Past Stone we came to Barlaston, the home of the Wedgwood factory and museum. The site underwent a radical makeover last year, the factory now is really a show case for Wedgwood wares. The tour is worthwhile and the museum (saved for the nation and owned by the V&A but lent back to Wedgwood) is fantastic, very detailed in the history of the main Wedgwood characters and the development of the company from its earliest days at the Etruria Works and the workers village developed by Josiah I through to the designers of today. The cafe is quite good too. 


It didn’t take long for us to get up to Stoke. It’s the second time I’ve ever travelled there by canal. The last time was sometime in the early 70s with my mum and dad on a small hire boat out of Penkridge. It’s changed immeasurably since then. Cleaner certainly, blander definitely, due to the way the building of the A50 and A500 trunk roads have imposed themselves, creating corridors of concrete for the canal to run in. It’s not quite as grim as I thought it might be but it seems quite sterile in parts.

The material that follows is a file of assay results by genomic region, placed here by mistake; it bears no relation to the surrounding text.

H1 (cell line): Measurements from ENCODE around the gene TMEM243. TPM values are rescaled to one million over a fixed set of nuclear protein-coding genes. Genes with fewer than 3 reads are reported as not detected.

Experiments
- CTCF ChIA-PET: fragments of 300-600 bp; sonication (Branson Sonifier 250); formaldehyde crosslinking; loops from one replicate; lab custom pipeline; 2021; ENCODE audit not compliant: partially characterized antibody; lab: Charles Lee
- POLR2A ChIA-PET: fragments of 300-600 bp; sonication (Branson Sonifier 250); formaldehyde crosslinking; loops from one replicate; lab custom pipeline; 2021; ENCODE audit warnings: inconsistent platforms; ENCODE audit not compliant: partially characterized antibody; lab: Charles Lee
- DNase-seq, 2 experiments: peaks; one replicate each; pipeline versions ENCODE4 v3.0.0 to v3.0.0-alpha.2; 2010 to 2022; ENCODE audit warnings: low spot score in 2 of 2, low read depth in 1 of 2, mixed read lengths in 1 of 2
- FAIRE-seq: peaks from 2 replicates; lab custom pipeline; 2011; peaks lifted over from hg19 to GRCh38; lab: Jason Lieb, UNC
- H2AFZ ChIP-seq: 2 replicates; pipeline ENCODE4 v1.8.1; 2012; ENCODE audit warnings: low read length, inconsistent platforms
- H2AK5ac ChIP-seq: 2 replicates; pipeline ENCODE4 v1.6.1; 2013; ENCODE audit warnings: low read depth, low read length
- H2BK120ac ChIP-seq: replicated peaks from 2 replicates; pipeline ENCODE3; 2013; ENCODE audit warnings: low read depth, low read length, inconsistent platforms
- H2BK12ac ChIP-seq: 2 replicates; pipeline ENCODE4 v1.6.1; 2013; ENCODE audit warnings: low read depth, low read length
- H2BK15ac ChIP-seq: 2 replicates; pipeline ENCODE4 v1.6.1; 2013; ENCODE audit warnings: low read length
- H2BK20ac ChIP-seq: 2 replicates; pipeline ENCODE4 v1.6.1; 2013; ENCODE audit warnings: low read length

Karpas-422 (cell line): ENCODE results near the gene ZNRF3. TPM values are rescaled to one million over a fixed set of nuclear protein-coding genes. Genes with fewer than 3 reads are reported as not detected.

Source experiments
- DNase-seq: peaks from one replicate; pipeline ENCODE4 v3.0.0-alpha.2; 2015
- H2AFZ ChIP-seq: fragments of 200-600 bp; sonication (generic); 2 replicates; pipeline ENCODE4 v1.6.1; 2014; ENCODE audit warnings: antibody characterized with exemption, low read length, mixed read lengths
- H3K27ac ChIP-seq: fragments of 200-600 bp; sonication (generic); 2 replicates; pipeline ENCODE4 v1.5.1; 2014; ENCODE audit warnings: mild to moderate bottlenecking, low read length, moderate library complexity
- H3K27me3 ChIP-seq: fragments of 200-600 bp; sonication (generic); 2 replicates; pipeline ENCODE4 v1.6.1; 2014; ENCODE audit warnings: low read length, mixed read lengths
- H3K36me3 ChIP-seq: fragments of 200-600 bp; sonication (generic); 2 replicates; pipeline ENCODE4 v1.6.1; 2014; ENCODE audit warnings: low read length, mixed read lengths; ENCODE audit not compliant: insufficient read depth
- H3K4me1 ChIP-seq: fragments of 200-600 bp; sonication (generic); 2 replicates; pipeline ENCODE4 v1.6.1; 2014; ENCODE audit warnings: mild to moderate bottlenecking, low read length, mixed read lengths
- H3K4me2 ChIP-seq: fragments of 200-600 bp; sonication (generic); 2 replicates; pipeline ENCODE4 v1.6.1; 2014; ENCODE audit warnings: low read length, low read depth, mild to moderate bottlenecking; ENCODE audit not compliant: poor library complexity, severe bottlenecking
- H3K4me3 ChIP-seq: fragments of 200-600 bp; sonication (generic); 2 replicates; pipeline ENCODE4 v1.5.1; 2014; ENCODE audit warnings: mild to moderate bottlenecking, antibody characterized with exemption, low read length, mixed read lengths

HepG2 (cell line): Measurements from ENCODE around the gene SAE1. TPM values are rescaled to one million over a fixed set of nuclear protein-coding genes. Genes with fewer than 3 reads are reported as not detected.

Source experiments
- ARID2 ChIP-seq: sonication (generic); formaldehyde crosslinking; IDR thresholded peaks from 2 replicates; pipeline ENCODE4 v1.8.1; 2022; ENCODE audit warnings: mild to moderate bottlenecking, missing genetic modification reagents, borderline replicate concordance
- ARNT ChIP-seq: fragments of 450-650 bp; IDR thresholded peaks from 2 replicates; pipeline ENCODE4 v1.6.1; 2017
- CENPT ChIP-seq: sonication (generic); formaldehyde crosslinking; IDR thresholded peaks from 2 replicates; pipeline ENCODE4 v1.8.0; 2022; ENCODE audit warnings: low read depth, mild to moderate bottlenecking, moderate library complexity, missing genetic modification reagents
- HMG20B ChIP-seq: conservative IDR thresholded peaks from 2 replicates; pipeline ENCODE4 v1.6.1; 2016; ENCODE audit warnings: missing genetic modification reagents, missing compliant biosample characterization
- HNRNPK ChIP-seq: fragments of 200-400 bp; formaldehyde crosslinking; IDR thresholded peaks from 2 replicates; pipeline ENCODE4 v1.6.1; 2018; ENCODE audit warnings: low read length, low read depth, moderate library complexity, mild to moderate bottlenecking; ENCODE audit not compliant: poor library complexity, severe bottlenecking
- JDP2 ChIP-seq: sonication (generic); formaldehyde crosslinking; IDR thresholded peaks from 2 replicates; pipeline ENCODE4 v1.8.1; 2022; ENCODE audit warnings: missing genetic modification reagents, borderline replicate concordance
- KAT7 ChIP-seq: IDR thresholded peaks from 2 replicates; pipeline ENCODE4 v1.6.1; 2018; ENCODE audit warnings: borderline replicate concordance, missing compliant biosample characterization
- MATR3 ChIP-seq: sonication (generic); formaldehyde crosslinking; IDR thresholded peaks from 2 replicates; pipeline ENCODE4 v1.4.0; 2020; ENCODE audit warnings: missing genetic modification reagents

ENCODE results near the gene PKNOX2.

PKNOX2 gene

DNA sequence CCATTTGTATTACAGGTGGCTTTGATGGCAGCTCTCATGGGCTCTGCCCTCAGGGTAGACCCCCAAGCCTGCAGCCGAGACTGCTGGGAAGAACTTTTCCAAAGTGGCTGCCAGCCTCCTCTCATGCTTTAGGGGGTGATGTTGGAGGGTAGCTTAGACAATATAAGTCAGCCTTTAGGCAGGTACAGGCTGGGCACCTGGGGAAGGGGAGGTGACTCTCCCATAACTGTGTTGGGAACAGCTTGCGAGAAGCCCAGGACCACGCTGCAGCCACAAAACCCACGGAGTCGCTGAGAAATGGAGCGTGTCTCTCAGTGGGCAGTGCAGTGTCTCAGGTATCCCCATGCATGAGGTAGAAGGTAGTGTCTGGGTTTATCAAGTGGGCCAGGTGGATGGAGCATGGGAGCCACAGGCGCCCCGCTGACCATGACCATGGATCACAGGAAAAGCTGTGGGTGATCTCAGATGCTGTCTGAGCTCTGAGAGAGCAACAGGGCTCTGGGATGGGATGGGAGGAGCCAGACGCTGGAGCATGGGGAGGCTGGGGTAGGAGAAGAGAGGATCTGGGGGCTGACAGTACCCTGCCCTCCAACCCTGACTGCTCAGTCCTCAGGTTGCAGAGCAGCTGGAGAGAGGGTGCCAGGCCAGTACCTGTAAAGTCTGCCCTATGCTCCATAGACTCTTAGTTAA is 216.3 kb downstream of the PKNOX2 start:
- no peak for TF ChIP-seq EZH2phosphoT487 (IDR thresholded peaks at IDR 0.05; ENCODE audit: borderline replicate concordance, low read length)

Our main purpose for going to Stoke for that particular weekend was to visit the Etruria Bone and Flint Mill and the Middleport  Pottery, both of which were having a special steaming weekend. It turned out that we didn’t really have enough time at the Pottery. We did see some great archive film of bottle kilns being stacked and a chap making saggars, also we had a good look at the beam engine that served the factory and was a leading technological development for the time but there was a lot more that we didn’t have chance to view. A vintage bus was provided to transport us from one site to the other but it was a bit disappointing, we were expecting something out of the 30s but in fact it was built in the 70s and had just been repainted in its original PMT (Potteries Motor Traction) colours but with out the logo and lettering. It had also been updated to meet current safety standards and even though it was a public service vehicle it had to have seat belts as it was now being used in a different context. We only just got back to Etruria in time to see the steaming of the beam engine for the bone and flint mill. It was well worth it though, a lovely engine, so quiet, so powerful. We had expected to have a guided tour but we were anxious to see the steaming so we bypassed that and went straight to the engine room.